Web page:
60Hz vs 240Hz have massive differences
-- VSYNC OFF lag testers (at high frame rates) will equalize lag throughout the screen, since VSYNC OFF is scanout-following
60Hz vs 240Hz have less differences, but due to frameslice lag gradients, MIN/AVG/MAX is tighter at 240Hz
-- VSYNC OFF adds a slight lag-randomization of (1/Hz)th of a second. Lag is lowest just right below a tearline. Lag is highest just right above a tearline. And because the lag jitter is a full refresh cycle due to the random tearline locations - this results in MIN/AVG/MAX becomes much tighter at higher Hz than lower Hz when using VSYNC OFF lag testers.
-- Etc.

240Hz displays currently have bad 60Hz lag numbers (worse at 60Hz lag than the best 60Hz monitors) but excellent 240Hz lag numbers. But that is different from 240Hz lag -- not everyone even bothers using 60Hz. Depending on methodology, naturally, some results will be better and some results will be worse.

And lag numbers are not comparable between different review websites.

That is normal and acceptable but insufficient disclosure of lag test methodology is a huge problem. During 2018 we will communicate with other websites to standardize this further.
Also there's not really technically a buffer lag anymore in many monitors -- but there's a scanout lag. Basically top edge is low lag but bottom edge is higher lag, when it comes to VSYNC ON. (However, for VSYNC OFF, top/center/bottom lag can get equallized).

Also, TomsHardware tests use an input lag test with a VSYNC ON bias, see this thread:
viewtopic.php?f=10&t=3780&start=20#p30821
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Chief Blur Buster
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Re: 240hz on 60FPS games

Post by Chief Blur Buster » 28 Feb 2018, 22:22

Should I get a GSYNC monitor?
G-SYNC will not help with netplay, in fact it will add even more input lag on top of it. What GSYNC does is that it syncs to your refresh rate and fps. So if the game runs at 60fps then the monitor will constantly be at 60hz, so in general you wouldn't get the low input lag you would get with 120hz.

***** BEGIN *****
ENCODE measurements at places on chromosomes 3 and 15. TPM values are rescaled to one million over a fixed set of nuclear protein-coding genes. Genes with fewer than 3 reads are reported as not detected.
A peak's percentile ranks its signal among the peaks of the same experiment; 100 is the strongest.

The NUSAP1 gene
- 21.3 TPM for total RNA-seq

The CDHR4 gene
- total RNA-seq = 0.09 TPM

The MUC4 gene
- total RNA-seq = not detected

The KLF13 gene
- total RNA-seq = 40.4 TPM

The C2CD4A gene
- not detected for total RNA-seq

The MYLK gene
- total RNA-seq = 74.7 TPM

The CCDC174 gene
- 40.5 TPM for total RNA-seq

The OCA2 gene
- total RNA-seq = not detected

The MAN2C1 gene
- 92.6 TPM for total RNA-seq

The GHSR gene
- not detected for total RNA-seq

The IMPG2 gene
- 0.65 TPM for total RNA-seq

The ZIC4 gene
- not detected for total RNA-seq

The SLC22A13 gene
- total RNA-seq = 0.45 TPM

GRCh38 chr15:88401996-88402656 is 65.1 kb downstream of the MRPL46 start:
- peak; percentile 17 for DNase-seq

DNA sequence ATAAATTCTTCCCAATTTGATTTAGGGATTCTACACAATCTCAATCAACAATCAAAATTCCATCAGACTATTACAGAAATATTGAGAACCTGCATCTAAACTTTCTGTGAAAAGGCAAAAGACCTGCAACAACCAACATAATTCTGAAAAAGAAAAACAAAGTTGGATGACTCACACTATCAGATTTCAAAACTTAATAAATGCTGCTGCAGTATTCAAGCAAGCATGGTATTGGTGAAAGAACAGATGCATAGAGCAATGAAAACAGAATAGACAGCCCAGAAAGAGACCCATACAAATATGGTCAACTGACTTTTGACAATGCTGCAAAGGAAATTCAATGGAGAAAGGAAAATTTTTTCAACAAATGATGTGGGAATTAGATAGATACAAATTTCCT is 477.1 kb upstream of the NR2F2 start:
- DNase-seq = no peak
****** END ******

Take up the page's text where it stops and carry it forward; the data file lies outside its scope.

This is, however, cherrypicked advice. Inaccurate for more than 50% of games -- likely over 90% if you use RTSS to help your 60fps framepacing perfection.

60fps on a 240Hz GSYNC monitor is much lower lag than 60fps on a 144Hz GSYNC monitor which is much lower lag than 60fps @ 60Hz VSYNC ON. This is not true for VSYNC OFF however. People are corret when sometimes 60fps looks better with 60Hz VSYNC ON but this isn't always true for all games. Also, there's a lot of lag.

You can fix framepacing using RTSS for MUCH-better looking 60fps on GSYNC, and it finally looks as good as 60Hz VSYNC ON (if you've configured correctly) -- while having much less lag than 60Hz VSYNC ON.

However, a game with POOR framepacing can play worse at 60fps on GSYNC than 60fps on 60Hz.
The art is in correctly configuring your monitor.

Frame pacing is important (e.g. consistent time between refresh cycles) to make 60fps on GSYNC look exactly the same as perfect 60fps@60Hz VSYNC ON.

This is because each frame are scanned out at maximum refresh cycle speed so the "60Hz" refresh cycle appears to the human eye in 1/240sec. (top edge appears at 0/240sec, middle of refresh cycle appears at 0.5/240sec, and bottom of refresh cycle appears at 1/240sec).

However, what is true is some games have flaws with VRR. However, low framerates on a high-Hz VRR monitor is always massively lower lag than low framerates on a low-Hz VRR monitor, or low framerates VSYNC ON -- because each refresh cycles are scanned-out at their maximum-Hz velocity regardless of its current fps/Hz during max-Hz VRR mode. (e.g. when running 30-240Hz range = each frame is scanned-out in 1/240sec regardless of how much time elapsed between the individual refresh cycles)
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Re: 240hz on 60FPS games

Post by Chief Blur Buster » 28 Feb 2018, 22:33

That said, you are very right for VSYNC ON:

Cadence is better at the multiples if you use VSYNC ON.
Motion looks much better 60fps@120Hz than 60fps@144Hz.

Also, when using VSYNC ON, it's definitely true that 120Hz is preferable to 144Hz.
60fps@120Hz VSYNC ON has less input lag than 60fps@60Hz VSYNC ON.
And less stutter than 144Hz.

However, if you're using VSYNC OFF, the answer often changes -- depending on the game.